Kanazawa University website: http://www.kanazawa-u.ac.jp/e/index.html
Mari Yoshida, Naotaro Sassa, Tomomitsu Kato, Shuhei Fujinami, Takahiro Soeta,
Katsuhiko Inomata, and Yutaka Ukaji*
Desymmetrization of 1,4-pentadien-3-ol by the asymmetric 1,3-
dipolar cycloaddition of azomethine imines. Chem. Eur. J. 20 (2014) 2058–2064.
Division of Material Sciences, Graduate School of Natural Science and Technology,
Kanazawa University, Kakuma, Kanazawa, Ishikawa 920-1192, Japan
*corresponding author, e-mail address: firstname.lastname@example.org
Small parts make the difference
12.01.2016 | Fraunhofer-Institut für Organische Elektronik, Elektronenstrahl- und Plasmatechnik FEP
Nanopores could take the salt out of seawater
12.11.2015 | University of Illinois at Urbana-Champaign
Automobiles increase the mobility of their users. However, their maneuverability is pushed to the limit by cramped inner city conditions. Those who need to...
Advance in biomedical imaging: The University of Würzburg's Biocenter has enhanced fluorescence microscopy to label and visualise up to nine different cell structures simultaneously.
Fluorescence microscopy allows researchers to visualise biomolecules in cells. They label the molecules using fluorescent probes, excite them with light and...
NASA's follow-on to the successful ICESat mission will employ a never-before-flown technique for determining the topography of ice sheets and the thickness of sea ice, but that won't be the only first for this mission.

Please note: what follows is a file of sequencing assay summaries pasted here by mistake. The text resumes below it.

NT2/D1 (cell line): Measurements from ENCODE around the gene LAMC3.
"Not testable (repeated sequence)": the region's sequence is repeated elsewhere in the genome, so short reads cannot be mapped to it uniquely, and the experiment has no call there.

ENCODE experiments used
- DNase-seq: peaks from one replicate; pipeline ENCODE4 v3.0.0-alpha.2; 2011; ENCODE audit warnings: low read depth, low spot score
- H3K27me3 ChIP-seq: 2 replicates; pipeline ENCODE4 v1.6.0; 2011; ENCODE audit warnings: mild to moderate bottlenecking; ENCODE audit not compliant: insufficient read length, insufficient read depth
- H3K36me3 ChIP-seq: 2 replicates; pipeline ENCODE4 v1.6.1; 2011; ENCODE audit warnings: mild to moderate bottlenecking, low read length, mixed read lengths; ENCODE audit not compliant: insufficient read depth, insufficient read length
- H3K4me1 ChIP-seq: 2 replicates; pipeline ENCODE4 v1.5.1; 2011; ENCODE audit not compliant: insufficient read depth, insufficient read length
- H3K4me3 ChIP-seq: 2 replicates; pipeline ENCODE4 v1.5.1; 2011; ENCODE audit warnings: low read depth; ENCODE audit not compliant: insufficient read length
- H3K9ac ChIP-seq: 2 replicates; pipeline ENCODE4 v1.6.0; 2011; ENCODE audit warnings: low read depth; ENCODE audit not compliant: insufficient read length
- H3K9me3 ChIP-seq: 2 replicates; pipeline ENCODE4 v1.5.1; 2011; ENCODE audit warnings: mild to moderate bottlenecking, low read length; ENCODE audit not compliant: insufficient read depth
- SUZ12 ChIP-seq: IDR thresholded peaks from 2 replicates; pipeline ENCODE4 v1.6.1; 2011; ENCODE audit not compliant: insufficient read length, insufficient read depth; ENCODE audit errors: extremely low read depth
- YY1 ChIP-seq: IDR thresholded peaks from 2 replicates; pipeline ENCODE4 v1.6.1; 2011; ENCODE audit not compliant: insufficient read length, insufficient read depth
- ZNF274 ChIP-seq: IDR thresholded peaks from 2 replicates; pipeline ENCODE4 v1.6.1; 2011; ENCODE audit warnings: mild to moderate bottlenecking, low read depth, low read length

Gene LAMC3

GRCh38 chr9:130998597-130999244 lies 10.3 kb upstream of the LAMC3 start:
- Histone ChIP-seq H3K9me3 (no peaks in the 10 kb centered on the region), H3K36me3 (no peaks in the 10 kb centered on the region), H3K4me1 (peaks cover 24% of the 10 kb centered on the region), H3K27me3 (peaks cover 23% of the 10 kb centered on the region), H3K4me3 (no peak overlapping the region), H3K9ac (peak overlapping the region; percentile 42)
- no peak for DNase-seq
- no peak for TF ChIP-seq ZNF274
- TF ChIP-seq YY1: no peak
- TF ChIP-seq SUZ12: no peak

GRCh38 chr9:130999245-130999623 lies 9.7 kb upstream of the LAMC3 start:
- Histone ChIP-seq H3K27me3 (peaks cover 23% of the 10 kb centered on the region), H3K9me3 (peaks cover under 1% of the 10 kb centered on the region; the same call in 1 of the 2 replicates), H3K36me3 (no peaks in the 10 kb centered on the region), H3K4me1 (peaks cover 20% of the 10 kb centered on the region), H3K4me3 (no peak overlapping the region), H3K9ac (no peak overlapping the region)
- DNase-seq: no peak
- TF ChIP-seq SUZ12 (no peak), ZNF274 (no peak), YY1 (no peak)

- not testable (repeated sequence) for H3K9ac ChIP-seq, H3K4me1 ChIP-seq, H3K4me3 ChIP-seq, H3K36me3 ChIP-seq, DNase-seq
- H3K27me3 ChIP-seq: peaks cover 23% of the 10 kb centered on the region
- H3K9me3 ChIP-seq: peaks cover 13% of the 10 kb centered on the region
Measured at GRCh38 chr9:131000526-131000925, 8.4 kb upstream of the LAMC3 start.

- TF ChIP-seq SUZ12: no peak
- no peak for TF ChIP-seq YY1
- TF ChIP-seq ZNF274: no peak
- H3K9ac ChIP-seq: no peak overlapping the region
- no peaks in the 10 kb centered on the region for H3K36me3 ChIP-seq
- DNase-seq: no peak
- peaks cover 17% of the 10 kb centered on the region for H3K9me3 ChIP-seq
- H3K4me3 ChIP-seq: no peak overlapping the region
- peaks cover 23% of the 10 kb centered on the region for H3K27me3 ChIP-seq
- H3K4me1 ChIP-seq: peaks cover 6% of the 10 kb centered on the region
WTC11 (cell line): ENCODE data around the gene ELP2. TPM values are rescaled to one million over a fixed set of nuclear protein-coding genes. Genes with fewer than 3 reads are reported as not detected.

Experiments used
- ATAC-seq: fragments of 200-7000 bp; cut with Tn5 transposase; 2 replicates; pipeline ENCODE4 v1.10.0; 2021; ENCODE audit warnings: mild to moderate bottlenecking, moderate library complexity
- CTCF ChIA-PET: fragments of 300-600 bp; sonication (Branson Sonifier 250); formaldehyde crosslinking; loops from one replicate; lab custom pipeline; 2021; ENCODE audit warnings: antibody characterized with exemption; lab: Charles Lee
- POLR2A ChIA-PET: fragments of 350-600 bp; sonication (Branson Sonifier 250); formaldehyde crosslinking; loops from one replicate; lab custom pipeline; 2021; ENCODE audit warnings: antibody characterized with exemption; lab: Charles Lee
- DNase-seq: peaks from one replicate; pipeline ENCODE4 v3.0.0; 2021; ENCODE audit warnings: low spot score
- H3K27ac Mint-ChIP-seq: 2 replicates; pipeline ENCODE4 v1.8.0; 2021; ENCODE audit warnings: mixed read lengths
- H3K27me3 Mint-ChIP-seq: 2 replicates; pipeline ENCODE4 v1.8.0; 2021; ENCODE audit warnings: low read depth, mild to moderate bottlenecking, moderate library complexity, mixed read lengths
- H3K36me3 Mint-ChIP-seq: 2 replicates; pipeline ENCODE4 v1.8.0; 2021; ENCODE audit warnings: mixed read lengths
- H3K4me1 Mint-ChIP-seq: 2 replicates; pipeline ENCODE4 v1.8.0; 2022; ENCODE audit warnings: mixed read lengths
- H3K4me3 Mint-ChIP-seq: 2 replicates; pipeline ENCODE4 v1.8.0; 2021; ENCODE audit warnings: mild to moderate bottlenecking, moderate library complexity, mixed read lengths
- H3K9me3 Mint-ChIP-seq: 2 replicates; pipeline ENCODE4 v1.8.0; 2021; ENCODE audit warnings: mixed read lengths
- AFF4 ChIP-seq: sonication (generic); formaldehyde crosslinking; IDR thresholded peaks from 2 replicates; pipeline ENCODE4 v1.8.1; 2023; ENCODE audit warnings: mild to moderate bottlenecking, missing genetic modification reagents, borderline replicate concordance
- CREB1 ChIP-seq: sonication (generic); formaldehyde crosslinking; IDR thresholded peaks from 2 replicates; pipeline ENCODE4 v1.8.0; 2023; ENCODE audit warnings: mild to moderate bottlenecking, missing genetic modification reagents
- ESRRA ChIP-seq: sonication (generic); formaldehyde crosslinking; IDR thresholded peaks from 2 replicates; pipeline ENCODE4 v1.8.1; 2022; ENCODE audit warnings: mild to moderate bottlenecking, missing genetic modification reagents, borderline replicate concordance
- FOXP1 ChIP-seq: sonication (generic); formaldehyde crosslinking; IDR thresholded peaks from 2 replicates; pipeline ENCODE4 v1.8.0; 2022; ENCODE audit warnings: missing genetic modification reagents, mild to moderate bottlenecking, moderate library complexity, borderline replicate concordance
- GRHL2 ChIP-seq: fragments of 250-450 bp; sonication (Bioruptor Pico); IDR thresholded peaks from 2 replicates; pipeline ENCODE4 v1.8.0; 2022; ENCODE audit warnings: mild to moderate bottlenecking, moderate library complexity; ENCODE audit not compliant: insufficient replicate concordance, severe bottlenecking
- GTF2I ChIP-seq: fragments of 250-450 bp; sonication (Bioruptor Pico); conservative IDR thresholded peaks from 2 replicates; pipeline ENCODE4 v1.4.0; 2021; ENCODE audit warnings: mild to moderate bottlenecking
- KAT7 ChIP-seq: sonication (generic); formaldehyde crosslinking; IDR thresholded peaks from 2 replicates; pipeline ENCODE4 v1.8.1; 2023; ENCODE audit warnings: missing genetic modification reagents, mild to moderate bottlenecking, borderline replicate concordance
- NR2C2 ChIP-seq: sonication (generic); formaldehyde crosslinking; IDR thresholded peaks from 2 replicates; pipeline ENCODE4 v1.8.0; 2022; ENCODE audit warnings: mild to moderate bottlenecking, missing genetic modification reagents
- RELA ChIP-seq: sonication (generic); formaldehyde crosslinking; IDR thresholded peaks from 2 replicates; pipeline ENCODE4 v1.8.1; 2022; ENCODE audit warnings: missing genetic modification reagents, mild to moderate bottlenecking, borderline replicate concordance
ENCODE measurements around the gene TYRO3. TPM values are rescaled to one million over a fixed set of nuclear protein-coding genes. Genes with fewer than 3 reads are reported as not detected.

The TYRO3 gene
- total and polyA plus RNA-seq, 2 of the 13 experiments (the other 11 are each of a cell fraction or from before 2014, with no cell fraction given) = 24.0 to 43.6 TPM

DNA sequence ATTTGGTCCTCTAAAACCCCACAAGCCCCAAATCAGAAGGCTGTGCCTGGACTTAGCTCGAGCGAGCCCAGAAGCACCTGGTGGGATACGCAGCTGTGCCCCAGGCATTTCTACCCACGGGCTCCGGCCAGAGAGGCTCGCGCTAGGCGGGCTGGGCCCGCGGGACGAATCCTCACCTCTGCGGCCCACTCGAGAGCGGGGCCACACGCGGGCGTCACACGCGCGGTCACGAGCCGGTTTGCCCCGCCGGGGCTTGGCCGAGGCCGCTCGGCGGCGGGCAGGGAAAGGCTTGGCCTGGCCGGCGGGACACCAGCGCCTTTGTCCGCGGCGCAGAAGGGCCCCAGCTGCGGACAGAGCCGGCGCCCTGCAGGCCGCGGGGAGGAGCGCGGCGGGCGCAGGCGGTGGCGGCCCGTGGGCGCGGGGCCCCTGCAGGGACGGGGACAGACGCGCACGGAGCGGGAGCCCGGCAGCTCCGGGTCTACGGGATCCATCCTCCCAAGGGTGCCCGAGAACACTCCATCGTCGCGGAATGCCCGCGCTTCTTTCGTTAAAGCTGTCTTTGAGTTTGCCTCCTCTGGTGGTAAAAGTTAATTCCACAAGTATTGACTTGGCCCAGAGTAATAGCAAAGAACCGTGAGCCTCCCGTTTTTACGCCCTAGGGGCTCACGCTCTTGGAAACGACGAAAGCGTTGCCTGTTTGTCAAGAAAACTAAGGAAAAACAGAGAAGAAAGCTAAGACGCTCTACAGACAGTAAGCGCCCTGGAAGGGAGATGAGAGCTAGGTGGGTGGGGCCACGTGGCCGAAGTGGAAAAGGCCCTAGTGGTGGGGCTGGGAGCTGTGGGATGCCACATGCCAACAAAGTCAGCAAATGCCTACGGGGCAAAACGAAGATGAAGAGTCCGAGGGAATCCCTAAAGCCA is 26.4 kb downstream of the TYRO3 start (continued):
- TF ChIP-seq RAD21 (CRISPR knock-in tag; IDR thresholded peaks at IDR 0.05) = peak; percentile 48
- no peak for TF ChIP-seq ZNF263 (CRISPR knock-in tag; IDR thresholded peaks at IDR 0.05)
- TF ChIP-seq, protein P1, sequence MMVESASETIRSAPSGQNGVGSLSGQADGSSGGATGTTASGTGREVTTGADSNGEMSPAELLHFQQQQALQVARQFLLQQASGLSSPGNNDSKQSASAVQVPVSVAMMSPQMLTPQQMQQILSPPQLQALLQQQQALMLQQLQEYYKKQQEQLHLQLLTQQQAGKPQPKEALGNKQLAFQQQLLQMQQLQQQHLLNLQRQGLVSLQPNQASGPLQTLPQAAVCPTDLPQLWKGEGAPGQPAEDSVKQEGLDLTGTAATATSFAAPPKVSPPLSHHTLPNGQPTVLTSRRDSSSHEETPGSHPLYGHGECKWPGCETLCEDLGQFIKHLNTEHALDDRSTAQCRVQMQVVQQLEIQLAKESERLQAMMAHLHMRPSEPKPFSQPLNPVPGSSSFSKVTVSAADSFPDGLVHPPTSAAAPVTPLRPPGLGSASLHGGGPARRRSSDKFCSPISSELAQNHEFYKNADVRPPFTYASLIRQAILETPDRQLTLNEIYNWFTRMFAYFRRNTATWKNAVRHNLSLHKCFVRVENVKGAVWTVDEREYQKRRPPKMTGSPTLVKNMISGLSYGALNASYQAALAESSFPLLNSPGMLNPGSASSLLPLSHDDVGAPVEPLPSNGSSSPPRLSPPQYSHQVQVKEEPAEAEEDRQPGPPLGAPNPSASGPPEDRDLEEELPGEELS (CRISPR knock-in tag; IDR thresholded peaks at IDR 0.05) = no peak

Slated for launch in 2018, NASA's Ice, Cloud and land Elevation Satellite-2 (ICESat-2) also will carry a 3-D printed part made of polyetherketoneketone (PEKK),...
In the last decades, sea level has been rising continuously – about 3.3 mm per year. For reef islands such as the Maldives or the Marshall Islands a sinister picture is being painted evoking the demise of the island states and their cultures. Are the effects of sea-level rise already noticeable on reef islands? Scientists from the ZMT have now answered this question for the Takuu Atoll, a group of Pacific islands, located northeast of Papua New Guinea.
In the last decades, sea level has been rising continuously – about 3.3 mm per year. For reef islands such as the Maldives or the Marshall Islands a sinister...
The ‘Internet of Things’ is growing rapidly. Mobile phones, washing machines and the milk bottle in the fridge: the idea is that minicomputers connected to these will be able to process information, receive and send data. This requires electrical power. Transistors that are capable of switching information with a single electron use far less power than field effect transistors that are commonly used in computers. However, these innovative electronic switches do not yet work at room temperature. Scientists working on the new EU research project ‘Ions4Set’ intend to change this. The program will be launched on February 1. It is coordinated by the Helmholtz-Zentrum Dresden-Rossendorf (HZDR).
“Billions of tiny computers will in future communicate with each other via the Internet or locally. Yet power consumption currently remains a great obstacle”,...
02.02.2016 | Event News
26.01.2016 | Event News
26.01.2016 | Event News
05.02.2016 | Life Sciences
05.02.2016 | Materials Sciences
05.02.2016 | Physics and Astronomy